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Expedition Week: Whale Shark Research in St Helena Al Dove 

Expedition Week: Whale Sharks in St Helena

March 1, 2016

In December 2015, four Georgia Aquarium team members embarked on a whale shark research expedition to the remote island of St. Helena to better understand the mysteries of the world's largest fish - how and where they mate. During that four-week expedition, a multitude of research tags were deployed, countless whale sharks spotted, unique marine life discovered and many stories born. Over the next five days, our Georgia Aquarium St. Helena team will be sharing their experiences with you, our fans, as part of our St. Helena Expedition Week blog series. Enjoy!

You may ask what a team from Georgia Aquarium in Atlanta is doing visiting St. Helena, one of the most remote inhabited islands in the world. In a word, or two words really, it’s whale sharks. At Georgia Aquarium we are lucky to have four whale sharks in the collection and over the last ten years we have been able to share this incredible species with over 20 million guests. We also conduct research and conservation programs to support that mission of inspiring the public through the animals in our care. In the case of whale sharks, that means going to some very special places to study whale sharks in their natural setting, using techniques that we have learned in the aquarium to enhance field research, and bringing what we learn in the field back to Atlanta to improve animal care methods in the Aquarium.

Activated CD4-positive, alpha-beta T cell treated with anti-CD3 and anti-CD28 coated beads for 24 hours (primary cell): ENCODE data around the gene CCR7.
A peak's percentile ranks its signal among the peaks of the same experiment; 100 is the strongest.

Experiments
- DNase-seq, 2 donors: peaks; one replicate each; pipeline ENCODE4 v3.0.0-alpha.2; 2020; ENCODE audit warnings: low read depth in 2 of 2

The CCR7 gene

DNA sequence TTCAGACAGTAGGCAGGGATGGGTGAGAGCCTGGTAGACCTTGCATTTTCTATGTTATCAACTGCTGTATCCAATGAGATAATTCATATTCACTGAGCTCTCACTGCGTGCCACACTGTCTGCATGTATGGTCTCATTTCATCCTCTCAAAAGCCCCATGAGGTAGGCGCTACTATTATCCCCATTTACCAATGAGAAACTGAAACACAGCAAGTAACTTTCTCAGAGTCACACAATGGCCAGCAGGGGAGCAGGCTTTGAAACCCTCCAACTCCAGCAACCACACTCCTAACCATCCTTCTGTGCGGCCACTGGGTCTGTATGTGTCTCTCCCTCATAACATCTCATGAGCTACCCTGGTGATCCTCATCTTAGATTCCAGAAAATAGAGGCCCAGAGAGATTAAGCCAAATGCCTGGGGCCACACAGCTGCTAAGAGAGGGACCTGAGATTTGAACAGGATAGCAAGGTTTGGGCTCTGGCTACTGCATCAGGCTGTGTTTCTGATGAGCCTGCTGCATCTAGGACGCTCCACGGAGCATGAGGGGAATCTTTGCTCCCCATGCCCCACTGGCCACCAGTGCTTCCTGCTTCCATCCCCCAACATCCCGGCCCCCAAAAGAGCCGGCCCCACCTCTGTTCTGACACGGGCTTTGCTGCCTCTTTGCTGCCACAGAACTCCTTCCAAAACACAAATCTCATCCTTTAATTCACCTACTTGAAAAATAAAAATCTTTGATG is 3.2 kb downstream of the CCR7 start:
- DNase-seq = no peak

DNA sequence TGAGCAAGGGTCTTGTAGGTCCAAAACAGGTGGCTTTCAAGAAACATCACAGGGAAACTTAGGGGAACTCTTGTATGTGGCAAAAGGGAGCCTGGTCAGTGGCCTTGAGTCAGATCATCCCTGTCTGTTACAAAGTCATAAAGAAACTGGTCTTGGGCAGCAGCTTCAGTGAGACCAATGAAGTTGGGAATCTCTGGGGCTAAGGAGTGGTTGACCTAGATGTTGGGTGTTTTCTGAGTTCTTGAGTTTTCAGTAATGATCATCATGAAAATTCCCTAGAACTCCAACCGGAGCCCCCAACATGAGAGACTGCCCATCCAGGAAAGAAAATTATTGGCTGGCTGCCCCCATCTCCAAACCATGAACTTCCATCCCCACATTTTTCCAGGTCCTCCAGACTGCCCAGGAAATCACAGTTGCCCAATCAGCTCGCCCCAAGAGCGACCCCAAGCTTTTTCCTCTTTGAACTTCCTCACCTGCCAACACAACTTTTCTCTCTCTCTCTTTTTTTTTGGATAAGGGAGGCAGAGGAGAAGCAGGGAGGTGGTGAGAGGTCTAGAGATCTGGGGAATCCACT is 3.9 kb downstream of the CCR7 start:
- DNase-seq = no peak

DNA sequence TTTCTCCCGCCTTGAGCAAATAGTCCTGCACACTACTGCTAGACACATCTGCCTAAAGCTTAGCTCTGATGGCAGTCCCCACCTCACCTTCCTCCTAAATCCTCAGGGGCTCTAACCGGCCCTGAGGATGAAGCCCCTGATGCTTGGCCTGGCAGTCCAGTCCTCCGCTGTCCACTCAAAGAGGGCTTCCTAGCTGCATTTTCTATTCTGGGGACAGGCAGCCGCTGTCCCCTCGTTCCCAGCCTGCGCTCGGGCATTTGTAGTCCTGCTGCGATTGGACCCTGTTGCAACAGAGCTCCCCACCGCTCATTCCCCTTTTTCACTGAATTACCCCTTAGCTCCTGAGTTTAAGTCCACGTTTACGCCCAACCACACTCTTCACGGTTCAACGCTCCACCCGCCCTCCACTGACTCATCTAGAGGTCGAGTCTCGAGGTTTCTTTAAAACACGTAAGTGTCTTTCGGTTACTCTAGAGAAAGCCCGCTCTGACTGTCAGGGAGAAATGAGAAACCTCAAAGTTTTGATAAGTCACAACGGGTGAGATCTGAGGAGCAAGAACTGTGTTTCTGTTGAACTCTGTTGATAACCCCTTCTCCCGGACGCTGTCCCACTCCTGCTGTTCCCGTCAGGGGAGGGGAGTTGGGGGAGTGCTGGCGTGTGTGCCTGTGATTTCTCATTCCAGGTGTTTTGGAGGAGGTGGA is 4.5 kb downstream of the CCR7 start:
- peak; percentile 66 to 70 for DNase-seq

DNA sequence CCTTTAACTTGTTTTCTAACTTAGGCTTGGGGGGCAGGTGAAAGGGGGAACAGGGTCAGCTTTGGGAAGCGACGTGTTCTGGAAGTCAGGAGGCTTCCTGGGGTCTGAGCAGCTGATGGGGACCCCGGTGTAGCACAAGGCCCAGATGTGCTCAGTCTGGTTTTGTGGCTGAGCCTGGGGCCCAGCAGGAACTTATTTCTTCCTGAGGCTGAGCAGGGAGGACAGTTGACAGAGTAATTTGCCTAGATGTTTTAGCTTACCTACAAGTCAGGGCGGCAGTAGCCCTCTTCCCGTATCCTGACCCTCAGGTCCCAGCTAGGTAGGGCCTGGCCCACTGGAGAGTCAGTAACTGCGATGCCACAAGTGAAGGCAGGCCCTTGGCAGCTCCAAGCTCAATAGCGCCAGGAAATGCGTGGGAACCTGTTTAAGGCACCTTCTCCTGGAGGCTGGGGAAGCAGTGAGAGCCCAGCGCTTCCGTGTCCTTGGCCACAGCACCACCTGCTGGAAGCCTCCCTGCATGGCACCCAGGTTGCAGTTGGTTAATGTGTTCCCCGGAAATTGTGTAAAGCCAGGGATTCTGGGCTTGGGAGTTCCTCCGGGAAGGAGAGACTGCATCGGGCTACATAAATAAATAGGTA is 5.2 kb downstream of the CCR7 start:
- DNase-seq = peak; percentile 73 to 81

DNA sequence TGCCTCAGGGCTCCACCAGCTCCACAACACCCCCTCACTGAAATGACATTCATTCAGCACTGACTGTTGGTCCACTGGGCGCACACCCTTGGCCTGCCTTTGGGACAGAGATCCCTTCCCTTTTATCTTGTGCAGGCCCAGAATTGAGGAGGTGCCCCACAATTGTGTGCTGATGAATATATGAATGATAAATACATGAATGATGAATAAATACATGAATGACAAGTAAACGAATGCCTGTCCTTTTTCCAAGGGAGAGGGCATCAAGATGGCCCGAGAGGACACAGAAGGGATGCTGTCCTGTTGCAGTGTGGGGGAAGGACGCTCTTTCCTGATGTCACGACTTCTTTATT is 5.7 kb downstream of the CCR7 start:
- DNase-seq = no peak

Whale shark tracking tagSt. Helena has only recently come to scientific attention as an important habitat for whale sharks, and with the help of the Darwin Initiative and our partners in the St. Helena Government, Mote Marine Laboratory, Ch'ooj Ajauil AC and the Marine Megafauna Foundation, Georgia Aquarium is excited to help study our flagship species in this most extraordinary location. We think St. Helena might play a very special role as a mating ground for whale sharks, and that’s really important, because mating has so far not been documented in this species, which is pretty remarkable given that we’re talking about the world’s largest fish.

The main goal of our expedition is to characterize the whale sharks of St. Helena, how they use the island and where they go when they leave. To do that, we’ll use a range of techniques including computer-aided photographic identification, laser calipers to measure their size, and several different types of tracking tags (shown above) so that we might work out where they come from and where they go. Who knows, if we’re really lucky, maybe we’ll get a chance to document mating behavior in the world’s biggest fish. Wouldn’t THAT be amazing?

Written by: Dr. Al Dove, Director of Research and Conservation

Continue to follow the St. Helena Expedition blog series online: 

  • Follow Georgia Aquarium on InstagramTwitter and Facebook with hashtag #GAExpeditionWeek
  • Follow Dr. Dove on Twitter and Instagram
  • Follow @Wheres_Domino on Twitter and keep up with a tagged whale shark, live-tweeting its way across the ocean.
  • Stay tuned into the blog for the next Expedition Week story


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